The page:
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Maroons are groups of formerly enslaved Africans and their descendants who gained their freedom by fleeing chattel enslavement and running to the safety and cover of the remote mountains or the dense overgrown tropical terrains near the plantations. Many of the groups are found in the Caribbean and, in general, throughout the Americas—Central, South, and North. In Brazil, Jamaica, Haiti, Suriname (the former Dutch Guiana), Cuba, Puerto Rico, St. Vincent, Guyana, Dominica, Panama, Colombia, and Mexico, and from the Amazon River Basin to the southern United States, primarily Florida and the Carolinas, there are well-known domiciles of the Maroons.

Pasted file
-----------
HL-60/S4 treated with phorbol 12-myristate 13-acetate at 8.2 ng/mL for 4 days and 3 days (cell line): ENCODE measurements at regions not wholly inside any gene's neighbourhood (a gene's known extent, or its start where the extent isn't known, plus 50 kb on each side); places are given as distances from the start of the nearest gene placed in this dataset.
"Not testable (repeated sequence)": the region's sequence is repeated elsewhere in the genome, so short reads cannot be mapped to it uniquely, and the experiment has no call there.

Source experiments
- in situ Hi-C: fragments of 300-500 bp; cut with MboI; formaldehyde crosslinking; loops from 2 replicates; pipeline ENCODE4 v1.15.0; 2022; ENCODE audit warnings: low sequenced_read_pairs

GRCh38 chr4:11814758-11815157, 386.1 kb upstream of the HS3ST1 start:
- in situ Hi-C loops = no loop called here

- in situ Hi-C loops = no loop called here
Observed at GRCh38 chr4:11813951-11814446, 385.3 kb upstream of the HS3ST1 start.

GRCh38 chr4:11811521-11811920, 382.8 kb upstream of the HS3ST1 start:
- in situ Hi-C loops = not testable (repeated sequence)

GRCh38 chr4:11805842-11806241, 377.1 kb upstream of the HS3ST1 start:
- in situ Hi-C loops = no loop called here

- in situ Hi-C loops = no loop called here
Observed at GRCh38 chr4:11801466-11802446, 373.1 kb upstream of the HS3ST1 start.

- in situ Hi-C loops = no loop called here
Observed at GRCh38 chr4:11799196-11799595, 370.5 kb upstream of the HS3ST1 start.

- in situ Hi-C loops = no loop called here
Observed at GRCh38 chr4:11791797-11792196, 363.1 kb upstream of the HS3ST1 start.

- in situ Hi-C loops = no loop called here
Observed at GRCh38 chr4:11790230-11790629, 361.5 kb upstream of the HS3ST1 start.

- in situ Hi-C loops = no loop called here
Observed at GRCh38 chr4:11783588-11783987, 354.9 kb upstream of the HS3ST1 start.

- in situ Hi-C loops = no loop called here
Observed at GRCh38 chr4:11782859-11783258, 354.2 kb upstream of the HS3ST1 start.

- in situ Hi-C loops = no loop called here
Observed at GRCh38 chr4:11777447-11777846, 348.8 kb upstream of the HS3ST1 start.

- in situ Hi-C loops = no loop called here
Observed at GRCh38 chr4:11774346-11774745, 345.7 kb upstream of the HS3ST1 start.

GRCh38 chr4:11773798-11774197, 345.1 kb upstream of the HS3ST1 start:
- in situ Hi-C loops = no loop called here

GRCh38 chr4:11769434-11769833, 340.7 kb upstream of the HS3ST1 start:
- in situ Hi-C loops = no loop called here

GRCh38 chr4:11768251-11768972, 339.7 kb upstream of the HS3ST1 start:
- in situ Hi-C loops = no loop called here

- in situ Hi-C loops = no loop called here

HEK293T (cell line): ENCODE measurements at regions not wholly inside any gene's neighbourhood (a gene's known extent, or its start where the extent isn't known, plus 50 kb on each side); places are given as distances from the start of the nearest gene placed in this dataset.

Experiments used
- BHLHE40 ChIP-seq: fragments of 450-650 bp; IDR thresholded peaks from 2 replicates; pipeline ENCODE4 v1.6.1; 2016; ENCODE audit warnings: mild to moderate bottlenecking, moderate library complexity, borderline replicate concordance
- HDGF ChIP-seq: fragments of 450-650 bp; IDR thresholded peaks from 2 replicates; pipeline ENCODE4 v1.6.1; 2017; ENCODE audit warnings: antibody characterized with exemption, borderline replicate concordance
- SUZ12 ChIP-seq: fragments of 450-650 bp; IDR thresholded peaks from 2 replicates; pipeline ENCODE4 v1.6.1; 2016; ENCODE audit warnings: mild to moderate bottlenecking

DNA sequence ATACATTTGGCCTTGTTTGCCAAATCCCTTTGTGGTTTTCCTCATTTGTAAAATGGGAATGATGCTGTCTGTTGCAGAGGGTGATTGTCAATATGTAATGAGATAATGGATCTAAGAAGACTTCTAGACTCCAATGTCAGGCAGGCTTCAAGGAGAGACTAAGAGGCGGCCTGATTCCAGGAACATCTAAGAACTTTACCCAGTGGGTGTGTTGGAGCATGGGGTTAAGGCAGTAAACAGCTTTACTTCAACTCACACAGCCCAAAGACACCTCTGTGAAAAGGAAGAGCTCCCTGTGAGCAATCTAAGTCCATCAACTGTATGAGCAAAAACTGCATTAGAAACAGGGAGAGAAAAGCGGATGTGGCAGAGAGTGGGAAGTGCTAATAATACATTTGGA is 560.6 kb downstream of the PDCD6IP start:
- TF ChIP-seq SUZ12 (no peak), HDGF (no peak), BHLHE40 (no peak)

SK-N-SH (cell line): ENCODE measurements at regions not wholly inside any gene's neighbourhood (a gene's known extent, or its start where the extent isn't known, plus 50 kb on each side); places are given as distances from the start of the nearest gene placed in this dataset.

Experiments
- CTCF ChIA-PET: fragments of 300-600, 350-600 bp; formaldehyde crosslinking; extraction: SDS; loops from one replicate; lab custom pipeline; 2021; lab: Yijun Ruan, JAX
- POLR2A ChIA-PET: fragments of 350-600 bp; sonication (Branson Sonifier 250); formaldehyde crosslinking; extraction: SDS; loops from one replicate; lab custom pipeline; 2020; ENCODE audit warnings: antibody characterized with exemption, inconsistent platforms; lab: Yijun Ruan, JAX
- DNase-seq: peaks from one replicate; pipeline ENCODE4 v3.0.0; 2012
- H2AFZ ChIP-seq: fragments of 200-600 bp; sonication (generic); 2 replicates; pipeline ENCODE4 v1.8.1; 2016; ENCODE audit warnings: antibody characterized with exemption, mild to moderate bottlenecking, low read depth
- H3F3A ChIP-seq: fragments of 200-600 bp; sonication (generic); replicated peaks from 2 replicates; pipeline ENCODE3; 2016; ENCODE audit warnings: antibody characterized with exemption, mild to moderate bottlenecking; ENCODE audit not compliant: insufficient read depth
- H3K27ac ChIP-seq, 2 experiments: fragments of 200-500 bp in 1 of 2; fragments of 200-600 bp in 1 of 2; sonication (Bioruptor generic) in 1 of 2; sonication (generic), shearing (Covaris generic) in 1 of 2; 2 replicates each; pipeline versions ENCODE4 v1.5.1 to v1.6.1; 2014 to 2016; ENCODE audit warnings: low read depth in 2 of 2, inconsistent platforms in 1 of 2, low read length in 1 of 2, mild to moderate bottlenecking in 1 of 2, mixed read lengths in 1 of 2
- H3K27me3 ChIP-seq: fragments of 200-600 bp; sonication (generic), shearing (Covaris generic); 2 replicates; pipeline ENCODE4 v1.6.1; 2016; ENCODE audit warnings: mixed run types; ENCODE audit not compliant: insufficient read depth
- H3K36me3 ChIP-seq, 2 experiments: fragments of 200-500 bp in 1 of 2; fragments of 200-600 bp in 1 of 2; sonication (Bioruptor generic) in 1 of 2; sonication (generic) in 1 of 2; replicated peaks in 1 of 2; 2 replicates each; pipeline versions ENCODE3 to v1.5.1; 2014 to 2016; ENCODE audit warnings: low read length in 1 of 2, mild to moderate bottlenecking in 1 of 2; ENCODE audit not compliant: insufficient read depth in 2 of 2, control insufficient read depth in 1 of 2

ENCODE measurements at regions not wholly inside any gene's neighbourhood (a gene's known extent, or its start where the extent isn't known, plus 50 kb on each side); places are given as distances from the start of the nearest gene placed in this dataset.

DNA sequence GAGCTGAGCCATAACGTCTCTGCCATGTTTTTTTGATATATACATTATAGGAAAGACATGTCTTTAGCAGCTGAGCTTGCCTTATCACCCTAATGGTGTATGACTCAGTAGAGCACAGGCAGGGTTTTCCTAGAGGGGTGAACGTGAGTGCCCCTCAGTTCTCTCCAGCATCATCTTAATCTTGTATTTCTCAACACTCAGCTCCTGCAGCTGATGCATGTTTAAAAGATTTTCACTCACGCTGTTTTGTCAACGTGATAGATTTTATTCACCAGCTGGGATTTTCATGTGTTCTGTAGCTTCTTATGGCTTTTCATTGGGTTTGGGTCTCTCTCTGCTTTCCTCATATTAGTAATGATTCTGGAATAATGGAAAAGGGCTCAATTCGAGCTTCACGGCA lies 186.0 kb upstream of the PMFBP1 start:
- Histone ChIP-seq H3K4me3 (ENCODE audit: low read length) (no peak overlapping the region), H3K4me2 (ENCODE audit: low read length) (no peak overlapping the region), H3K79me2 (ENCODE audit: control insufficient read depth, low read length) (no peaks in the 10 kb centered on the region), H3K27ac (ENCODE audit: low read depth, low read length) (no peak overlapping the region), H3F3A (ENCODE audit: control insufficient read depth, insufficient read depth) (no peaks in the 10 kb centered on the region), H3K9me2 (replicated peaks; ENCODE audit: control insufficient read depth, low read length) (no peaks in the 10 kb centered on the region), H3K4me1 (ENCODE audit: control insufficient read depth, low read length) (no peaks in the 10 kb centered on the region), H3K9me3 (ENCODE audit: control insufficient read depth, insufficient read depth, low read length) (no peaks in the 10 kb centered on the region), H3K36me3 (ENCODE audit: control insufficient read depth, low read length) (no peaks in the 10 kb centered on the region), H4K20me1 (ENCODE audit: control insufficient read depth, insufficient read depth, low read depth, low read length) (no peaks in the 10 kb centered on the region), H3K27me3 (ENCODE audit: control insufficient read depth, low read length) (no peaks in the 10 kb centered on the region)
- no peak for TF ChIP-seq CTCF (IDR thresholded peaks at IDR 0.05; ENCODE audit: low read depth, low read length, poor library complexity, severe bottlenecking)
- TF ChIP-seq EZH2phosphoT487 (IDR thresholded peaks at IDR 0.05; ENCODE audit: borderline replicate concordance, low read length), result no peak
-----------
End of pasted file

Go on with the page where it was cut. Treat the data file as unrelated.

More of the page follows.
The word Maroon, first recorded in English in 1666, is by varying accounts taken from the French word marron, which translates to “runaway Black slave,” or the ...

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